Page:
Don’t expect perfection from yourself on your first draft; if you have writer’s block then lower your standards until you can move on with the article.

3. Leave underscores for things which need to be filled in later

Do not disrupt the flow of your writing by having to hunt down some obscure fact, unless of course that fact is germane to the remainder of the article. Simply leave an underscore in the place of the missing fact, number, or word, and then research it at the next convenient stopping point – but for now, just move on.

4. Set down subheadings as you think of them; you can choose to fill them in now or later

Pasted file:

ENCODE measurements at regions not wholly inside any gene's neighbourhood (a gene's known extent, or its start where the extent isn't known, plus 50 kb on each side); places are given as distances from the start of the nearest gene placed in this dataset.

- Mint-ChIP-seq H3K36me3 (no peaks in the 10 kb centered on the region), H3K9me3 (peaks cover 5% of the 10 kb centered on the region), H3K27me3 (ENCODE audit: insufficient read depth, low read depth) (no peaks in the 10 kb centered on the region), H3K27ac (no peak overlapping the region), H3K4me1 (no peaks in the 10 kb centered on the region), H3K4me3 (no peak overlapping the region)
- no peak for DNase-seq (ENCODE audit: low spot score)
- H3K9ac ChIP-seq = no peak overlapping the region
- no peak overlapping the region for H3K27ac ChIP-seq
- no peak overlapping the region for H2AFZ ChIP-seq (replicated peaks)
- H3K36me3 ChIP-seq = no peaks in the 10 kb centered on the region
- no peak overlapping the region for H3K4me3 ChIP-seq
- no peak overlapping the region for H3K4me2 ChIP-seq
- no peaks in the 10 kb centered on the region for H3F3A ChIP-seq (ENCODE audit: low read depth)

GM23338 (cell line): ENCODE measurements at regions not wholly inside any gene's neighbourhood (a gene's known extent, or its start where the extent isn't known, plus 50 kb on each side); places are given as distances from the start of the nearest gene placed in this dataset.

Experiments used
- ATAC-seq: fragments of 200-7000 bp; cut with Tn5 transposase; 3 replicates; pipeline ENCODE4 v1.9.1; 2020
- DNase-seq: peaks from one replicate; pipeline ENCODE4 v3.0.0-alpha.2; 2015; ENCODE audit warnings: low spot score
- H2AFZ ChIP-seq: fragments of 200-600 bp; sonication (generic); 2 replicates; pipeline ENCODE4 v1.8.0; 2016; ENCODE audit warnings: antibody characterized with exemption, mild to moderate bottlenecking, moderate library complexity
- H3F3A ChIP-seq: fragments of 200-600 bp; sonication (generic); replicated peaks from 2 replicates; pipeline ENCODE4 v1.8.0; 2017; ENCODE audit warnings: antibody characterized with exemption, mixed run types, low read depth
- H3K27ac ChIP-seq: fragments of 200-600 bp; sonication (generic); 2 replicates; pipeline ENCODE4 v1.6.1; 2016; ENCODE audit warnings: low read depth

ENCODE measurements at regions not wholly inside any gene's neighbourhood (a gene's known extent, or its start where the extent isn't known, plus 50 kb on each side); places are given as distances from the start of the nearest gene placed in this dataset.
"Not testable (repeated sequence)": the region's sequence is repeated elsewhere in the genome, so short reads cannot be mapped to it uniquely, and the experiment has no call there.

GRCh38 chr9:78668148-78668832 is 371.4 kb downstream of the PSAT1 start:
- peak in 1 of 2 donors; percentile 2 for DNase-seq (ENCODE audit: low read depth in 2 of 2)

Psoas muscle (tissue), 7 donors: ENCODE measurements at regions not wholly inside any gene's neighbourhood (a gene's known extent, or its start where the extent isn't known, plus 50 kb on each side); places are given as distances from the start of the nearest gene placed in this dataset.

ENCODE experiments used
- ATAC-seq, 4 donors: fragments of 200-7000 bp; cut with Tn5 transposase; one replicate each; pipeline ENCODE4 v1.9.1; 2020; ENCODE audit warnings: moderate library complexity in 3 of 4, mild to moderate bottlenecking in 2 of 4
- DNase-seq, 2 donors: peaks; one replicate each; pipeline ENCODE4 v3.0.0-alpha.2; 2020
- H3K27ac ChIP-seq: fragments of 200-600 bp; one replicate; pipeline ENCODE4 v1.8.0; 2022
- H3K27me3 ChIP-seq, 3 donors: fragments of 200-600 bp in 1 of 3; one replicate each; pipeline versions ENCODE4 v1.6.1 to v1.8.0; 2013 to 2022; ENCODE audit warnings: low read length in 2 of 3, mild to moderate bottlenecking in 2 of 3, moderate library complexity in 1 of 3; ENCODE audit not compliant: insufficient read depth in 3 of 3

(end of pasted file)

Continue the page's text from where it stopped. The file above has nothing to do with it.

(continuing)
A common cause of writer’s block is “not knowing what to say”. You can solve a lot of this by writing down subheadings in your article document whenever you think of them. It’s up to you whether you fill in the subheadings now or later, but having them there will make it easier to know the sorts of things about which to cover.

5. Take a (short) coffee break

For non-fiction writing I am generally not in favor of taking a break as a method of overcoming writer’s block. This is because a factual style of article needn’t depend on “inspiration” as much as fiction writing might. However, a 10 or 15 minute coffee break can make a great breather.

Keep it to a pre-set time though and don’t use this tactic every time you have writer’s block – otherwise your mind will subconsciously trick you into thinking you have writer’s block more frequently!

6. Jot down great sentences as you think of them; fit them in later